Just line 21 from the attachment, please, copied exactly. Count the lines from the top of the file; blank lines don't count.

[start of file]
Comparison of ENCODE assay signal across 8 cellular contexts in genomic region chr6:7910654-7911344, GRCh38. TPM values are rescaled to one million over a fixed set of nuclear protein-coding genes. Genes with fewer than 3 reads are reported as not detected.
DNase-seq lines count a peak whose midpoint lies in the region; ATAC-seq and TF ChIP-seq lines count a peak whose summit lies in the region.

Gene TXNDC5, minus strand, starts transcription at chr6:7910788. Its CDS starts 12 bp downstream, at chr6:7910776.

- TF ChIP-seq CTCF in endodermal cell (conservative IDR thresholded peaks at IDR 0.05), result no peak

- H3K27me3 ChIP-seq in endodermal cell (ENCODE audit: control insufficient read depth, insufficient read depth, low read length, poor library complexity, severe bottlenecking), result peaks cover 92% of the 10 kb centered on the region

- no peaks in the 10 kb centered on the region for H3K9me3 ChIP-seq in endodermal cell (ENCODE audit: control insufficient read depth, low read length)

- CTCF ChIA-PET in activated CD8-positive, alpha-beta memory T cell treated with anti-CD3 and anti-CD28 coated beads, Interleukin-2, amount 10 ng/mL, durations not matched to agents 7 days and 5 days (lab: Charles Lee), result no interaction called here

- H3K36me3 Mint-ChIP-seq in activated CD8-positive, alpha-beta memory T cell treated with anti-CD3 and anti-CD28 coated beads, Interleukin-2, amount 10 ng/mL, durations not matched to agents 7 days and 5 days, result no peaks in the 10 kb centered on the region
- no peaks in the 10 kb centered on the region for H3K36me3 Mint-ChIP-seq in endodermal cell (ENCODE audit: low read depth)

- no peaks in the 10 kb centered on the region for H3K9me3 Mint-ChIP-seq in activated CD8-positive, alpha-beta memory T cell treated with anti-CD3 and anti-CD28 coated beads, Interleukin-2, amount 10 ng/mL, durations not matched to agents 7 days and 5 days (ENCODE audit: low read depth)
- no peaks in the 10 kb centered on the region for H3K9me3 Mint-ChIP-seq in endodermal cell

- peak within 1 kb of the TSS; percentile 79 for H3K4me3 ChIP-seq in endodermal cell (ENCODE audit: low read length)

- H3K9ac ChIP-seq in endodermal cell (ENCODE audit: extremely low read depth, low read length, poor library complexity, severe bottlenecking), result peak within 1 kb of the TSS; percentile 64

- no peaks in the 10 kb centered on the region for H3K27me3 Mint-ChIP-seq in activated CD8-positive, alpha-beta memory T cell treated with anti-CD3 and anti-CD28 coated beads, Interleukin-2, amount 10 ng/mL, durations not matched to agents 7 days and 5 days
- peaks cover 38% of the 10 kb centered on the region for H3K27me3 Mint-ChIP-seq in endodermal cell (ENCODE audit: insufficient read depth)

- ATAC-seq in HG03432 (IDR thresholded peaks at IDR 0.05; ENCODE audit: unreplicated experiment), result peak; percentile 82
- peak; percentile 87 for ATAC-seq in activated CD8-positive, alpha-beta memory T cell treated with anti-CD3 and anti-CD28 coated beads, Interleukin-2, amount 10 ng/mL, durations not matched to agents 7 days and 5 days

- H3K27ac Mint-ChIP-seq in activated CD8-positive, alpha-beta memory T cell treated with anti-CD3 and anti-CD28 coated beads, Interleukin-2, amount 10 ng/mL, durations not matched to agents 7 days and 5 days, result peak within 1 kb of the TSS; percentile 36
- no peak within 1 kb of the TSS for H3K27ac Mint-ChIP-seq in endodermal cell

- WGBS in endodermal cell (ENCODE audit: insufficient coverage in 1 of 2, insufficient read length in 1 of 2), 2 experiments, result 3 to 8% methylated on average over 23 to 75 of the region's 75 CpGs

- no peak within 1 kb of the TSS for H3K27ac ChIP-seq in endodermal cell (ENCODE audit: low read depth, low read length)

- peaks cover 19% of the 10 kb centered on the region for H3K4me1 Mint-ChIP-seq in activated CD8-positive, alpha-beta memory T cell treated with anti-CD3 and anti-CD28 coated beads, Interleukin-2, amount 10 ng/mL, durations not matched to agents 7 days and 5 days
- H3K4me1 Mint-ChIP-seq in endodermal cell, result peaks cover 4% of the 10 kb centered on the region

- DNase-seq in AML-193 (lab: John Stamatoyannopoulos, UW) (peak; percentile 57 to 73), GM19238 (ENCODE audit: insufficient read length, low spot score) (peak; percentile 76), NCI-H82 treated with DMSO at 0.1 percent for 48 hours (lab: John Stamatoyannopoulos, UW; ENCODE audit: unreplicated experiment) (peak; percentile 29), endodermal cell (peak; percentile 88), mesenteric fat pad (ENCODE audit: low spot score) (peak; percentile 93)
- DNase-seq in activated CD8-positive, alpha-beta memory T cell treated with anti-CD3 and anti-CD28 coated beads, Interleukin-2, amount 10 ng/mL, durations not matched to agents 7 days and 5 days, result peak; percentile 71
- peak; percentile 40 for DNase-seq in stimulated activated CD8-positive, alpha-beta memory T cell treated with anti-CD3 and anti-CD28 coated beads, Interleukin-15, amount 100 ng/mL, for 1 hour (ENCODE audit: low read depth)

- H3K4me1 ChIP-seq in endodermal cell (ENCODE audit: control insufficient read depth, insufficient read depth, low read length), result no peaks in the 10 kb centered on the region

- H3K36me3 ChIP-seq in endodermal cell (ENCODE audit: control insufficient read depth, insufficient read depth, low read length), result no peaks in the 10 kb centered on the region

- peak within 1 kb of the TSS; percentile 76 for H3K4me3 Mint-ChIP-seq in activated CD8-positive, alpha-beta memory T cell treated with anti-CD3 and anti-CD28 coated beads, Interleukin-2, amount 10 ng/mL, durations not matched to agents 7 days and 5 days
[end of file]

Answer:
- no peak within 1 kb of the TSS for H3K27ac ChIP-seq in endodermal cell (ENCODE audit: low read depth, low read length)